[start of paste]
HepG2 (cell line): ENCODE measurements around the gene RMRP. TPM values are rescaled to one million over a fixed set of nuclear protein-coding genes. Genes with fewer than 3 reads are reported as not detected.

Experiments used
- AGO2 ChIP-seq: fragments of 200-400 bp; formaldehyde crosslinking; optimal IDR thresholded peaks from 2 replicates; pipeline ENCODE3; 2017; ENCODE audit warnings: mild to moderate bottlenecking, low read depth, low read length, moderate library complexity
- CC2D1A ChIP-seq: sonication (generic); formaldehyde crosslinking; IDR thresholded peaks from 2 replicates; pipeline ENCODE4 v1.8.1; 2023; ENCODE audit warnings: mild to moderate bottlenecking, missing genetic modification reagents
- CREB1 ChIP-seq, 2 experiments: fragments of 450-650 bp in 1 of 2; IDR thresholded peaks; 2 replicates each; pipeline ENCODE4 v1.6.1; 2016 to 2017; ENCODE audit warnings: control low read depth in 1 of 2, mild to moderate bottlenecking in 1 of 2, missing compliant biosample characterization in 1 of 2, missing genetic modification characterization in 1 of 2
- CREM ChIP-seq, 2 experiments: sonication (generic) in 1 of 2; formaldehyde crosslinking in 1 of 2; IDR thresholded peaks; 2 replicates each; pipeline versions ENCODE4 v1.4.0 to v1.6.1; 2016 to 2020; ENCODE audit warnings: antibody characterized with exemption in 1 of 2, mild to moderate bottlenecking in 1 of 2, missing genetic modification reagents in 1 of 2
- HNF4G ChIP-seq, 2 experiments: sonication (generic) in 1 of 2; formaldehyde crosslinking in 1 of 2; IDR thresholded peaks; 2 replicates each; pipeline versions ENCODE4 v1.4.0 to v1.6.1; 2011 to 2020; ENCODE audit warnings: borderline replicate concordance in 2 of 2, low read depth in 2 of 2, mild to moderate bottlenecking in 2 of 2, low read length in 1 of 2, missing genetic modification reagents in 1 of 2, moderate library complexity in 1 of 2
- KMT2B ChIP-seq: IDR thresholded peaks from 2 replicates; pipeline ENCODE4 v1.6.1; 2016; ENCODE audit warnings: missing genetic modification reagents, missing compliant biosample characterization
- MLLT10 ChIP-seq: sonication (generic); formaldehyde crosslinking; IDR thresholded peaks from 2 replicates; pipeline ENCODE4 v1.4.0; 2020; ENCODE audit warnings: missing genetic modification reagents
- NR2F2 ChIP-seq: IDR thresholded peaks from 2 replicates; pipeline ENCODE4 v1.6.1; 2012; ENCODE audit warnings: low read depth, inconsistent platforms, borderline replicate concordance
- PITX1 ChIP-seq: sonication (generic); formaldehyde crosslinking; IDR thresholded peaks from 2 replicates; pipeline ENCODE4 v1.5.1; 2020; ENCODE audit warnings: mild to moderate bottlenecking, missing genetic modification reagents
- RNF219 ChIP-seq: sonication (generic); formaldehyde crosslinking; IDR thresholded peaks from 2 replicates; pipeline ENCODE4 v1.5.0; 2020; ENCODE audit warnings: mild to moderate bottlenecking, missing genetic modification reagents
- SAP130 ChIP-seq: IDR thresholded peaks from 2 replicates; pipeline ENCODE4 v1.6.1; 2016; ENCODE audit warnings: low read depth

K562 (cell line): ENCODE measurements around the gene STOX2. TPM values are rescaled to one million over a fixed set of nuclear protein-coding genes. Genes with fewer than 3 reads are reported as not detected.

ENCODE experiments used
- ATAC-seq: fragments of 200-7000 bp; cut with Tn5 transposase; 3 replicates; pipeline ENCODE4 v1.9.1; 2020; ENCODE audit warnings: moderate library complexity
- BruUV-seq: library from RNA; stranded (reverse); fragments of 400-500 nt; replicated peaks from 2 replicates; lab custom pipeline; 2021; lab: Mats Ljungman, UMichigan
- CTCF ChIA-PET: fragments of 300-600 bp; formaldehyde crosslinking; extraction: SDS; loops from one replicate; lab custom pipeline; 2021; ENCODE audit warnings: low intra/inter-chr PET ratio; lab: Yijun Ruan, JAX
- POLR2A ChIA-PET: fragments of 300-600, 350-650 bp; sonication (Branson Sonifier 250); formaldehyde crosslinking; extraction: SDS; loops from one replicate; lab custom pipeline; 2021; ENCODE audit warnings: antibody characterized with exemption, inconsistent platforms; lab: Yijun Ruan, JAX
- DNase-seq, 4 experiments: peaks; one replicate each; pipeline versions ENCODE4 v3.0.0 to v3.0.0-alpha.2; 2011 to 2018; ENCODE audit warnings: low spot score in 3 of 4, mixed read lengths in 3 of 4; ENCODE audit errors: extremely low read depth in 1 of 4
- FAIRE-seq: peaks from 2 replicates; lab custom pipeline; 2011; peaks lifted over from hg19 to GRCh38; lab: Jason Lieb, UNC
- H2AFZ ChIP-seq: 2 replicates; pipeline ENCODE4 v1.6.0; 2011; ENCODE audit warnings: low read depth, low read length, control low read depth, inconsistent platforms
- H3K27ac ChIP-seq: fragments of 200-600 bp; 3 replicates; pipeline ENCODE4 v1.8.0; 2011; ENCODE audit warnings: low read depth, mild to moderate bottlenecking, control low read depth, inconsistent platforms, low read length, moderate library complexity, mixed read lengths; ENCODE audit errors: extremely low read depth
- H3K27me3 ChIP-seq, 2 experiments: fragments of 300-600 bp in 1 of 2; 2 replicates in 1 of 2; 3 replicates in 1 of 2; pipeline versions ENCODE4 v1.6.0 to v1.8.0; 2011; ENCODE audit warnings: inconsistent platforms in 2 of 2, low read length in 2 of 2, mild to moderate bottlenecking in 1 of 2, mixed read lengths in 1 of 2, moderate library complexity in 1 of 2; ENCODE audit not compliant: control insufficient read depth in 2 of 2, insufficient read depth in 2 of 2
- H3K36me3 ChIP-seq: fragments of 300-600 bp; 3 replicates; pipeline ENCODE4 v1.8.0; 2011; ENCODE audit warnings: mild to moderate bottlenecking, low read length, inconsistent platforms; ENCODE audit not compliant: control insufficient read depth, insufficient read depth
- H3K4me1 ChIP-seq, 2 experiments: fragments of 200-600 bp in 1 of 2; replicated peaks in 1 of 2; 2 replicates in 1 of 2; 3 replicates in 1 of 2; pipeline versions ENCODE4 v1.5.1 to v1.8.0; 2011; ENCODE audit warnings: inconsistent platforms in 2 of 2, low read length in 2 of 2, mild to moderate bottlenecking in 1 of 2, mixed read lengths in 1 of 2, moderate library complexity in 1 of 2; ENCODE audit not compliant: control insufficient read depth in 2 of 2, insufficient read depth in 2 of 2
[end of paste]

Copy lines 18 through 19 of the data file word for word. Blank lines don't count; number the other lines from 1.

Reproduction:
- CTCF ChIA-PET: fragments of 300-600 bp; formaldehyde crosslinking; extraction: SDS; loops from one replicate; lab custom pipeline; 2021; ENCODE audit warnings: low intra/inter-chr PET ratio; lab: Yijun Ruan, JAX
- POLR2A ChIA-PET: fragments of 300-600, 350-650 bp; sonication (Branson Sonifier 250); formaldehyde crosslinking; extraction: SDS; loops from one replicate; lab custom pipeline; 2021; ENCODE audit warnings: antibody characterized with exemption, inconsistent platforms; lab: Yijun Ruan, JAX